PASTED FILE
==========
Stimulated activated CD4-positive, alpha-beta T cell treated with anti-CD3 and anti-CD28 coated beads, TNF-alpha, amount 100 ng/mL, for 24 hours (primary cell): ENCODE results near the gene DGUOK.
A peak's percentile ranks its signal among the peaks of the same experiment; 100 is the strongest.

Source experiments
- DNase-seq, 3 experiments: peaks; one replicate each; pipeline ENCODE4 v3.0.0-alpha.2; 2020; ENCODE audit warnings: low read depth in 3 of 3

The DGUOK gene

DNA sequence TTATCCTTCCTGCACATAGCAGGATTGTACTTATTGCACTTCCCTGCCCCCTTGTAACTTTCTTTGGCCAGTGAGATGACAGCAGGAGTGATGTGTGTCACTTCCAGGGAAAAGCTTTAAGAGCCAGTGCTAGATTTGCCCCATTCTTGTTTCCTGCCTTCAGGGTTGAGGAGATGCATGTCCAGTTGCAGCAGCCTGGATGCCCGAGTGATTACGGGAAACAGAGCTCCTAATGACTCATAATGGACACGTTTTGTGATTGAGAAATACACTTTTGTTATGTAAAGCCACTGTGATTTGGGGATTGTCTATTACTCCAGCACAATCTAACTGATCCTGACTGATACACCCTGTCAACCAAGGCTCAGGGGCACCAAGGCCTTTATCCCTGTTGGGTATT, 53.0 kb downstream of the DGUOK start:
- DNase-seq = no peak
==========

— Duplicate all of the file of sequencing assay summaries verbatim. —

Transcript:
Stimulated activated CD4-positive, alpha-beta T cell treated with anti-CD3 and anti-CD28 coated beads, TNF-alpha, amount 100 ng/mL, for 24 hours (primary cell): ENCODE results near the gene DGUOK.
A peak's percentile ranks its signal among the peaks of the same experiment; 100 is the strongest.

Source experiments
- DNase-seq, 3 experiments: peaks; one replicate each; pipeline ENCODE4 v3.0.0-alpha.2; 2020; ENCODE audit warnings: low read depth in 3 of 3

The DGUOK gene

DNA sequence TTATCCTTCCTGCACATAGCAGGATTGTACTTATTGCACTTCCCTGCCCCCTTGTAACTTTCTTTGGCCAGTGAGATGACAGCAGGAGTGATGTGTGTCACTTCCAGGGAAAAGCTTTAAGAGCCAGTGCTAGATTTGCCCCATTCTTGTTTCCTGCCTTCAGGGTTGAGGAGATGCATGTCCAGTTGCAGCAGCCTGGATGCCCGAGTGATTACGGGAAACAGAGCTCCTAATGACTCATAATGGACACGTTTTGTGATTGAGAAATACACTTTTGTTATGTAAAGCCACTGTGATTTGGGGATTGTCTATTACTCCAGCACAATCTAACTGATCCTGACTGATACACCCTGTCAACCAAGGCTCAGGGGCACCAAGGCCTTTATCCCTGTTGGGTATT, 53.0 kb downstream of the DGUOK start:
- DNase-seq = no peak